Classic Songs to Be Discovered, Derivative Works, Influenced, Music, My Stories, Stupidity

The Record Vault: Eric Clapton – Slowhand

“Slowhand” is the fifth full-length studio album by Eric Clapton, released on 25 November 1977 by RSO Records.

Clapton is in the news these days for the wrong reasons. I was even called a racist at my place of work for listening to his music.

I suppose it’s the age old question.

Do you stop listening to an artists for things they’ve said or done that you don’t agree with?

I have three vaccines in me so I don’t really care if artists I enjoy listening to sprout anti vaccine bullshit. The racist rant he went on in a 1976 concert was bizarre to say the least, especially how he is influenced by black musicians. And I’m a foreigners son but I didn’t care much either way.

It gave rise a Rock Against Racism movement back then and then he dropped “Slowhand” which became a massive seller for him.

And coincidence or not his band is white.

Eric Clapton is on lead vocals and guitars. Dick Sims is on keyboards, George Terry on guitars, Carl Radle on bass, Jamie Oldaker on drums/percussion and Mel Collins is on saxophones. Yvonne Elliman does the excellent harmony and backing vocals. Marcy Levy is also on the harmony and backing vocals, and duets with Clapton on “The Core”.

Glyn Johns expertely captures the sounds as engineer and producer. Clapton really wanted to work with Johns, because of his work with The Rolling Stones and The Eagles, however while in the studio, Johns ran a disciplined ship which discouraged jamming. According to Johns, why take away precious time from recording to jam. Since Clapton and his band were drunk most of the time, Johns had no other choice but to run a tight recording schedule.

Cocaine

Written by J.J. Cale who it seems like was getting covered by everyone. The riff is straight from the songbook of “Sunshine Of Your Love”.

At 333.6 million streams on Spotify, it’s one of his most played. And I don’t care how Clapton spins it, the song is about taking the drug,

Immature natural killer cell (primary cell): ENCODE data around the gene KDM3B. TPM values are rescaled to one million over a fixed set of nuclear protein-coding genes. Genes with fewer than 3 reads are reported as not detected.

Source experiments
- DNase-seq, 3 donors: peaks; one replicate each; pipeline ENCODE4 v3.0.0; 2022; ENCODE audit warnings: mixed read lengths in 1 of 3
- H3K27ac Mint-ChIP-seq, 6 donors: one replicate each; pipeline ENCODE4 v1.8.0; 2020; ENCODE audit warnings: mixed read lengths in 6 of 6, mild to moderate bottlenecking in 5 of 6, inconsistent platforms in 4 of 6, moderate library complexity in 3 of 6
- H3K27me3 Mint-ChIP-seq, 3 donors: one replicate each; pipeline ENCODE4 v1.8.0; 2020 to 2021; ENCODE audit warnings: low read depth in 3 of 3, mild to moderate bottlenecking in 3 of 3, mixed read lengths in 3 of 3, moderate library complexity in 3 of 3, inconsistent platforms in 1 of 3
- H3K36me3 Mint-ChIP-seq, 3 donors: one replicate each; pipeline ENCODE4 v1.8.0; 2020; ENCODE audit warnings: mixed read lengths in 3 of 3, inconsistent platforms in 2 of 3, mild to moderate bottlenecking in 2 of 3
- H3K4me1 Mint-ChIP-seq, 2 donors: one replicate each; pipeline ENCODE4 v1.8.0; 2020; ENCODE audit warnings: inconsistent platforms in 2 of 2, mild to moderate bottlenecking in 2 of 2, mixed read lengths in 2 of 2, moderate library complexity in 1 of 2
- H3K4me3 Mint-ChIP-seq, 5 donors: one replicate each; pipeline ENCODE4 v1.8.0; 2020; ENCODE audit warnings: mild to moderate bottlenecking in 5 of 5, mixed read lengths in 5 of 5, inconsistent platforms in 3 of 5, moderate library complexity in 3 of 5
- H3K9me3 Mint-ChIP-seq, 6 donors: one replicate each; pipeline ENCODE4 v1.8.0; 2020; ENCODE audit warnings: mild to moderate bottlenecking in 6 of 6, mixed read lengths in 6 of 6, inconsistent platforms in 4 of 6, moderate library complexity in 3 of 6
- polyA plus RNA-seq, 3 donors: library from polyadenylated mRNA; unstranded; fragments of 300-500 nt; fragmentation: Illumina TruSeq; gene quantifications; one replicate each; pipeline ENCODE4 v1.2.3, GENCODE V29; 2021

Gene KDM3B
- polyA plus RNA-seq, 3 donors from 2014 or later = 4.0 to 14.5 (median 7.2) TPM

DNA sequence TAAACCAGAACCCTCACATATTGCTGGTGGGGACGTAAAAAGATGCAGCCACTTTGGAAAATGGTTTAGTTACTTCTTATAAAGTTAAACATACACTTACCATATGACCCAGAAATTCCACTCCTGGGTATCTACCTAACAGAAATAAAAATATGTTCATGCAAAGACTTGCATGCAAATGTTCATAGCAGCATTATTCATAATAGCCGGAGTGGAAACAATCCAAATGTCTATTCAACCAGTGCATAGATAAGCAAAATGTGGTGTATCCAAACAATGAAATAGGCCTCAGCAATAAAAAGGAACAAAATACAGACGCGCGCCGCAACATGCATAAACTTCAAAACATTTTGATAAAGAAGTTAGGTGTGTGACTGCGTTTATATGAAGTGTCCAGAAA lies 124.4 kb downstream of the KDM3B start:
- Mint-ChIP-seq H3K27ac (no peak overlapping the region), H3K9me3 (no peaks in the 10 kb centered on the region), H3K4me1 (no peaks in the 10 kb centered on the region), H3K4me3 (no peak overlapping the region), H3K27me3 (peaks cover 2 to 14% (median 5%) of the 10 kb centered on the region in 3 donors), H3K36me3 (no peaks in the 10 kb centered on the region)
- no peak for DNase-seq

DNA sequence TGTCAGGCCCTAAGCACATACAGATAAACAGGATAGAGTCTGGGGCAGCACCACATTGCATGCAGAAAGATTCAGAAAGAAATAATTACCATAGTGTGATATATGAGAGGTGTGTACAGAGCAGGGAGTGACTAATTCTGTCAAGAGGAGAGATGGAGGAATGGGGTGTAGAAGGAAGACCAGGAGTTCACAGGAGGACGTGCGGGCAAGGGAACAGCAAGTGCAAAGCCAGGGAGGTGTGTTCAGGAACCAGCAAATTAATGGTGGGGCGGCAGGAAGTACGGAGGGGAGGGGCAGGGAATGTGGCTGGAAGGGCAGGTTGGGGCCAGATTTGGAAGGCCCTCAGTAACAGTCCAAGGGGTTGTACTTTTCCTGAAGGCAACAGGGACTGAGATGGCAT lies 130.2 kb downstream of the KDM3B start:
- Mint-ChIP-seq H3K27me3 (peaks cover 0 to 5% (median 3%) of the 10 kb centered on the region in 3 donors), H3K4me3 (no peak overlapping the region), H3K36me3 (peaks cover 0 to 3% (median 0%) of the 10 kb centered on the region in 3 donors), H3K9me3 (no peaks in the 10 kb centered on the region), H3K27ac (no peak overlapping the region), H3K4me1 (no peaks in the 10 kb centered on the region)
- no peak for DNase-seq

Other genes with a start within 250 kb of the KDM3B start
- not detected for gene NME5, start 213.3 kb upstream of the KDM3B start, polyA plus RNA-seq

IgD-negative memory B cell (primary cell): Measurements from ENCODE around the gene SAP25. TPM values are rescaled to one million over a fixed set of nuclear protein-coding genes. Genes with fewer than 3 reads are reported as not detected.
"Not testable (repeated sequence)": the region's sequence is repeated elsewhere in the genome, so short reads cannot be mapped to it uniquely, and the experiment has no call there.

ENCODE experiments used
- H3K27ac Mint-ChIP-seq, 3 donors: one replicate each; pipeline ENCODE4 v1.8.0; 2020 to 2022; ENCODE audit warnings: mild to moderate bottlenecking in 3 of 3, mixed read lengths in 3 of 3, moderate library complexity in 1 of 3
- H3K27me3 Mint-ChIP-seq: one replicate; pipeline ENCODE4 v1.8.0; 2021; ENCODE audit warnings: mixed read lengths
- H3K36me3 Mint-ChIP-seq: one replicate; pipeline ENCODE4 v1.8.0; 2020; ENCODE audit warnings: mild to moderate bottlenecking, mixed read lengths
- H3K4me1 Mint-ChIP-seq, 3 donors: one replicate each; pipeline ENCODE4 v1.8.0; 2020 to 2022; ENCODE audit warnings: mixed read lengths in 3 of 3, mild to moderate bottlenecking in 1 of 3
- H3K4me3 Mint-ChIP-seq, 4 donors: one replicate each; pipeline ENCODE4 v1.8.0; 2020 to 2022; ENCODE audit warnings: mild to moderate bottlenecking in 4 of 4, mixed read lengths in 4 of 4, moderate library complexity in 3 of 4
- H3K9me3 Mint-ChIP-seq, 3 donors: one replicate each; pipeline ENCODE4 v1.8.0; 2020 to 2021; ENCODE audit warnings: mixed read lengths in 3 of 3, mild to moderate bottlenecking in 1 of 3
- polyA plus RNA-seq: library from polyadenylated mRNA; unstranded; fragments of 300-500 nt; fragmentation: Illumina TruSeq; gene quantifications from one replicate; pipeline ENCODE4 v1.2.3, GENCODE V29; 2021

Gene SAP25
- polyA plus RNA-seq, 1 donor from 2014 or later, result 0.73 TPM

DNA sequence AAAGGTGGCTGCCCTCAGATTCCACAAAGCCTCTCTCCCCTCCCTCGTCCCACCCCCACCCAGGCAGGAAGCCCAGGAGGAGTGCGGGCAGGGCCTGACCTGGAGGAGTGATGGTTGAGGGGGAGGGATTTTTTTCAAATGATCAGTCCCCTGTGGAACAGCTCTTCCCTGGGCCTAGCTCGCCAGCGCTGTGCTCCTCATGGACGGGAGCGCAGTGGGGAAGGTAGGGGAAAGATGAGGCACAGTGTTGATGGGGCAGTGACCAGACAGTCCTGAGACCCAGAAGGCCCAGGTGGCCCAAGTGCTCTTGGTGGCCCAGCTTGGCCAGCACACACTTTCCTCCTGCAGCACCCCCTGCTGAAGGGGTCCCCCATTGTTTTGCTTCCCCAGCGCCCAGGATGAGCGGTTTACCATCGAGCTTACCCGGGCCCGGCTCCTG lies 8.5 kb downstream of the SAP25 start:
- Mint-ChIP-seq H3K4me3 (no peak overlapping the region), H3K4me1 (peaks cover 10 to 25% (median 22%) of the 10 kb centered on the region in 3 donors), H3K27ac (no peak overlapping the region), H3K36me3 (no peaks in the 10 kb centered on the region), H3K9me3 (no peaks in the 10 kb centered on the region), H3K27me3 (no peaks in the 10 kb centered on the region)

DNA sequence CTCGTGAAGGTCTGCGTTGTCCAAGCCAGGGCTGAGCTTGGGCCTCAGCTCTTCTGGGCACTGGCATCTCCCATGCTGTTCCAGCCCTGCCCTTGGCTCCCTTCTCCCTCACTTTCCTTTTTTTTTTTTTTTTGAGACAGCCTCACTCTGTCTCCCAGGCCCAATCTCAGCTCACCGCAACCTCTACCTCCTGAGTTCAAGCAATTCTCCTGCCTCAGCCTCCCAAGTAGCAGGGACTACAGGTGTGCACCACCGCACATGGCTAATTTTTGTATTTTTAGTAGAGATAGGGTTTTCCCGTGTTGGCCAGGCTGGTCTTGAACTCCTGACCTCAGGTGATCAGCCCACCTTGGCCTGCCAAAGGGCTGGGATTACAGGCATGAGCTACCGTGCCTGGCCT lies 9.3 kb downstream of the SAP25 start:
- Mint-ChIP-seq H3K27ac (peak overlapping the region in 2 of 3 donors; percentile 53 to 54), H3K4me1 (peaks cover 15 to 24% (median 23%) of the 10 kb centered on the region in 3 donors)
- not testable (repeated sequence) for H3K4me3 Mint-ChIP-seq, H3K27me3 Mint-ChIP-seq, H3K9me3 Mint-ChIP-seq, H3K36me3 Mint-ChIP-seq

Lay Down Sally

Written by Eric Clapton, George Terry and Marcy Levy, I like the 12 bar bluegrass shuffle on this. It reminds me of Dire Straits even though this was written before.

Wonderful Tonight

On Spotify it has 309 million streams but press play for the lead breaks which make up for the lyrics which could be classed as silly.

A live song written by Eric Clapton for his then wife.

Next Time You See Her

Another track written by Eric Clapton which could pass for the embryo of the Hootie And The Blowfish sound.

There is anger here at losing his lover.

We’re All the Way

Written by country artist Don Williams. It’s a slower song with shimmering acoustic lines, a soft brush drum beat and baritone vocals.

And it is this style which dominates the album.

The Core

Written by Eric Clapton and Marcy Levy. At almost 9 minutes long, Clapton is trying to re-create “Crossroads” from Robert Johnson in certain sections however there are lot of riffs to unpack here and all of them are a fun to play.

May You Never

Written by John Martyn.

Clapton breaks out the acoustic guitar here, with a kind of Eagles-style tune that doesn’t disappoint and is one that I enjoyed quite a bit.

Mean Old Frisco

Written by Arthur Crudup

Clapton brings a gangster attitude to this as the song reminds me of something that The Black Crowes would do in the 90’s.

Peaches and Diesel

Written by Eric Clapton and Albhy Galuten.

It’s an instrumental with a guitar hero like solo. Musically it shares elements to “Wonderful Tonight”.

And the album did great business all around the world with various certifications from different regions.

The thing I like about Clapton is that he takes on covers and re-invent those songs for the modern market. In a way, making em his songs.

Standard